Naples generator under repairs; roads being paved


By Dawn De Busk

Staff Writer

NAPLES — Anyone who has lived in Maine for awhile knows you cannot get anywhere without roads.

Or, without a good backup generator for that matter.

Recently a generator for the Town of Naples quit working properly. So, one town employee has been in contact with the generator powers that be to get the town a good deal on short notice.

The generator should be back in working order soon.

On Monday, the Naples Board of Selectmen approved approximately $3,000 in funding for what is considered a necessity.

“This is important. If there is a disaster, this building” is an American Red Cross certified Emergency Shelter, said Selectman Bob Caron II.

Selectmen voted unanimously to repair and maintain the generator, using $2,300 from a maintenance account and $1,000 from the Emergency Management Account. With this vote, the board entered into a five-year maintenance plan with the company providing the service.

Public Works personnel Steve Merkle explained to the board what had happened and why the cost was a necessary one.

“A couple weeks ago, we had problems with the generator. It went out,” he said.

“When I asked, I was told it was taken care of by an outside agency. The quotes in front of you are from [a] Cummins [Power Generation certified dealer.] They had a contract in 2012. That was when it expired. That was the research I found out in the last week or two,” Merkle said.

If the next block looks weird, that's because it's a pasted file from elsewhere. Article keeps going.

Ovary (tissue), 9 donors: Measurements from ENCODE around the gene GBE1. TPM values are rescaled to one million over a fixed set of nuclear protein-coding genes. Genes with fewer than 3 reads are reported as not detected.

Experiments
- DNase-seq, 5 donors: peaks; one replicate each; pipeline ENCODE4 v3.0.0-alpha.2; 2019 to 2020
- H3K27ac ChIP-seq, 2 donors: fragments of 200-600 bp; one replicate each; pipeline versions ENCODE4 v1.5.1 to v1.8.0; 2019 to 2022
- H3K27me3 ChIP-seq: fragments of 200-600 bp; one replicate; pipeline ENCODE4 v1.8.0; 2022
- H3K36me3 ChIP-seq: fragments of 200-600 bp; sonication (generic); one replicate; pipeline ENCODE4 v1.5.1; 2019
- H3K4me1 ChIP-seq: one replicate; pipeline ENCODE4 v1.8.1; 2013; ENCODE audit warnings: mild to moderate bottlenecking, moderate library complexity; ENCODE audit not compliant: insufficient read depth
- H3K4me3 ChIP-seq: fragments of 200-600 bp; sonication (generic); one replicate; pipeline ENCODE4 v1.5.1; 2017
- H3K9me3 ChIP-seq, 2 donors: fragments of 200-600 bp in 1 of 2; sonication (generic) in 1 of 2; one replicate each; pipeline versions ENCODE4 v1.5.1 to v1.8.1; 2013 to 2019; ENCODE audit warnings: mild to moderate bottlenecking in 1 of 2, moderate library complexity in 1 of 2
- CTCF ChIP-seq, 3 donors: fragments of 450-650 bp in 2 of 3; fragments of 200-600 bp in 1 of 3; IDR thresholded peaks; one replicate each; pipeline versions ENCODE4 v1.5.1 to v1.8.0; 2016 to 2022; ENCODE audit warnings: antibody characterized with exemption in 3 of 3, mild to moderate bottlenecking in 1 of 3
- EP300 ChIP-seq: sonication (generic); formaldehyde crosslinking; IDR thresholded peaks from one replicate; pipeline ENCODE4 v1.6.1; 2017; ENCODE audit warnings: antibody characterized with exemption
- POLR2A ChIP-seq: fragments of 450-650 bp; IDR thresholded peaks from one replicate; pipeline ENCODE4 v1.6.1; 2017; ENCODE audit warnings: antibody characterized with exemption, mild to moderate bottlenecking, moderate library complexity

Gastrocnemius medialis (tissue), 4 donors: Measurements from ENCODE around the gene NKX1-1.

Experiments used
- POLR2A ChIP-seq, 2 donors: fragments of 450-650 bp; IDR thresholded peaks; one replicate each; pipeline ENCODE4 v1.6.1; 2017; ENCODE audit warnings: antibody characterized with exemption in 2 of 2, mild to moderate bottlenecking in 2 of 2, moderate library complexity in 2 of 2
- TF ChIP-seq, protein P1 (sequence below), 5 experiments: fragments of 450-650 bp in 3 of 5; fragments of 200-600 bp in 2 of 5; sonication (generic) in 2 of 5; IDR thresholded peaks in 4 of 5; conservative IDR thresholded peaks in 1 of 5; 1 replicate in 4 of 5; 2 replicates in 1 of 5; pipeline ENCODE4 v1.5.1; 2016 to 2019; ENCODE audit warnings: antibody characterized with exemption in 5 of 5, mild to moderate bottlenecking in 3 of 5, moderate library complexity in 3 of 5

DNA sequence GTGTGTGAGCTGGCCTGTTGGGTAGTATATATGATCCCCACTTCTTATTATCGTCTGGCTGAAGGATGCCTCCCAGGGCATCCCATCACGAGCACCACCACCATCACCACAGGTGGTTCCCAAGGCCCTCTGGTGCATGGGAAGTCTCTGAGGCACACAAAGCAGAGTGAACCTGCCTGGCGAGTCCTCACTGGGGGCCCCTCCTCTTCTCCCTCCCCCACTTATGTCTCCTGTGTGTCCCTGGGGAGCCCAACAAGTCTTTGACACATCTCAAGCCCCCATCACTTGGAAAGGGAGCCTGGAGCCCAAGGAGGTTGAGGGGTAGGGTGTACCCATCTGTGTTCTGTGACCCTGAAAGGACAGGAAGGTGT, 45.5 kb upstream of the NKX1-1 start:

The cost estimates “are all the same. The issue is” whether the town goes with a one-year, two-year, three-year or a five-year plan, he said. The costs decrease with the longer plans, he said.

“You inspect the generator in March of every year. You do an inspection of all electrical components, test the system under load. It is something I cannot do. I don’t have the tools,” Merkle said.

He explained the particulars of the generator malfunction that happened earlier this month.

“The breaker was tripped. The main circuit breaker for the electrical motherboard,” he said.

While inspecting the block heater, someone “touched the hoses and they feed off the blockheater. Thankfully it didn’t run. If it started we would have blown the generator’s engine,” he said.

In other business, the board also addressed the autumn road paving list, which included a number of roads scheduled for paving. Many of those are interconnecting. So, once the paving season is wrapped up, the paved areas will meet.

Paving was brought up by someone in the audience who said he had been unaware that any paving was taking place until it started up on the road near where he lives.

Merkle has been in charge of the paving schedule. He said he will be working directly with the paving contractor and obtaining cubic yards of asphalt on a daily basis. Additionally, Merkle will send bi-weekly reports to the board members, he said.

“Every two days, I will send you guys a report. That way you are in the loop. I will get a truck ticket for each truck. Every time they get asphalt and bring it over, I will get a ticket from the driver,” he said.

A total of seven roads are being paved in the coming month, Merkle said. He added a fact most Mainers know — that is all weather-dependent.

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